A Crisis of Truth
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A Crisis of Truth
Literature and Law in Ricardian England

Richard Firth Green

512 pages | 6 1/8 x 9 1/4
Paper 2002 | ISBN 978-0-8122-1809-1 | $27.50s | £18.00 | Add to cart
A volume in the Middle Ages Series

"A book to read for the wealth of fascinating detail, no less than for the clear and important argument."—English Historical Review

"The best book that has been written on medieval English literature in the last ten years"—Derek Pearsall, Modern Language Review

"This brilliant book is of fundamental importance for scholars of medieval English law and history as well as of English literature."—Literature & History

"A big, ambitious book, an important event in medieval studies."—Speculum

"This book has been eagerly awaited and it fulfills all the hopes that one had of it. Green's work is of the greatest importance for the understanding of a crucial period in the history of English writing and institutions, and a crucial shift in patterns of cognition."—Derek Pearsall, Harvard University

In the late fourteenth century the complex Middle English word "trouthe," which had earlier meant something like "integrity" or "dependability," began to take on its modern sense of "conformity to fact." At the same time, the meaning of its antonym, "tresoun," began to move from "personal betrayal" to "a crime against the state." In A Crisis of Truth, Richard Firth Green contends that these alterations in meaning were closely linked to a growing emphasis on the written over the spoken and to the simultaneous reshaping of legal thought and practice.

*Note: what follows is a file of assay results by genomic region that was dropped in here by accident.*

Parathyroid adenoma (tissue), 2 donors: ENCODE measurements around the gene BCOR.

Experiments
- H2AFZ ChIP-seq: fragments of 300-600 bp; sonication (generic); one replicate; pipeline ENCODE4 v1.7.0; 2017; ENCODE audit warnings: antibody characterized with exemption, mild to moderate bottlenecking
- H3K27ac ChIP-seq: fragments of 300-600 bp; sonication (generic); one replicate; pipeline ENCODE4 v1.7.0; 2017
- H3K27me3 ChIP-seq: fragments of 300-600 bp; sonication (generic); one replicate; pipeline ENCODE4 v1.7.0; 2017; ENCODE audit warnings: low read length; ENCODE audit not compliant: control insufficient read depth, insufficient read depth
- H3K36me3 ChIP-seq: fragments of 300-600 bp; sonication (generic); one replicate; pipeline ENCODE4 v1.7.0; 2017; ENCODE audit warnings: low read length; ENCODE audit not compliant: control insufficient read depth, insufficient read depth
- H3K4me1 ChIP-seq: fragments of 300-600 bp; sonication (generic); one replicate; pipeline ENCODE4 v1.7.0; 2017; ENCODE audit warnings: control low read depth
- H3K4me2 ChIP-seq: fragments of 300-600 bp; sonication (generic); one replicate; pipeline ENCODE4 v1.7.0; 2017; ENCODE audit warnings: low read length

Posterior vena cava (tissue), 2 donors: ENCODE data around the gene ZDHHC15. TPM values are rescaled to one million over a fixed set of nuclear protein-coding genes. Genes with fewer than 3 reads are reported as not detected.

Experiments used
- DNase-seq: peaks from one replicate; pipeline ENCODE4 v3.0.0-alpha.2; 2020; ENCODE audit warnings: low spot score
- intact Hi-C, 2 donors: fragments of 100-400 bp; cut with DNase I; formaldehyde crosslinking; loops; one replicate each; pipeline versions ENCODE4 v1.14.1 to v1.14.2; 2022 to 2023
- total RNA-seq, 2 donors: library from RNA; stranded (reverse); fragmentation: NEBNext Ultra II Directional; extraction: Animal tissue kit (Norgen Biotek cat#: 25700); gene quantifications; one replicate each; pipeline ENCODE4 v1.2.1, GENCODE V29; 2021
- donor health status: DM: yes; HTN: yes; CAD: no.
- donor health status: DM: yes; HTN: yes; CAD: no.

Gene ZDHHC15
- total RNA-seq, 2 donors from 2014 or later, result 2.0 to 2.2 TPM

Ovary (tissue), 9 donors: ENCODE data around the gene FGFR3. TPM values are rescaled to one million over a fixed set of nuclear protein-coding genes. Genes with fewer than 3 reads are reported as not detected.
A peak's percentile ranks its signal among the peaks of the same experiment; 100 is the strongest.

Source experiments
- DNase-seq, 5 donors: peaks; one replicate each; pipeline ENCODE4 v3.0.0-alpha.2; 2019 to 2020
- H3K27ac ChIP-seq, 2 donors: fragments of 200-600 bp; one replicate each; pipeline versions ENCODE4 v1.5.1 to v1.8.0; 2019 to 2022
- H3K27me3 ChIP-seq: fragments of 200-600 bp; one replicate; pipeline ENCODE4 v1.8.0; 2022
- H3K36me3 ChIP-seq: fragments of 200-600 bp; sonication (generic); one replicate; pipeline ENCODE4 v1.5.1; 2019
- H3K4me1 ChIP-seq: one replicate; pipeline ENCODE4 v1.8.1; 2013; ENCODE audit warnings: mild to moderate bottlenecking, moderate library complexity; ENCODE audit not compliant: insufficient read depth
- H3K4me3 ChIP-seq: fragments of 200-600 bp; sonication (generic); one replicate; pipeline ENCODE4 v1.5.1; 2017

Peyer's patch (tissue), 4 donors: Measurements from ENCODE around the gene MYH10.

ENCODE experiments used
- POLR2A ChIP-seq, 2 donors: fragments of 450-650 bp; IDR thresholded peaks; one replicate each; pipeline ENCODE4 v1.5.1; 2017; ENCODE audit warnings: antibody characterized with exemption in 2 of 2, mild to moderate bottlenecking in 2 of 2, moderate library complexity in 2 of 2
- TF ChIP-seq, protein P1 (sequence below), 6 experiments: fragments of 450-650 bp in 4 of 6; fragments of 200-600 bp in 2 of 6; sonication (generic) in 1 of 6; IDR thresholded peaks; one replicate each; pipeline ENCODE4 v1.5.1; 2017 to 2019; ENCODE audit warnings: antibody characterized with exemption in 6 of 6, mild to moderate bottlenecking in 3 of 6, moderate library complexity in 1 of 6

According to Green, the rapid spread of vernacular literacy in the England of Richard II was driven in large part by the bureaucratic and legal demands of an increasingly authoritarian central government. The change brought with it a fundamental shift toward the attitudes we still hold about the nature of evidence and proof—a move from a truth that resides almost exclusively in people to one that relies heavily on documents.

Green's magisterial study presents law and literature as two parallel discourses that have, at times, converged and influenced each other. Ranging deeply and widely over a huge body of legal and literary materials, from Anglo-Saxon England to twentieth-century Africa, it will provide a rich source of information for literary, legal, and historical scholars.

Richard Firth Green is Professor of English at the University of Western Ontario. He is the author of Poets and Princepleasers: Literature and the English Court in the Late Middle Ages.

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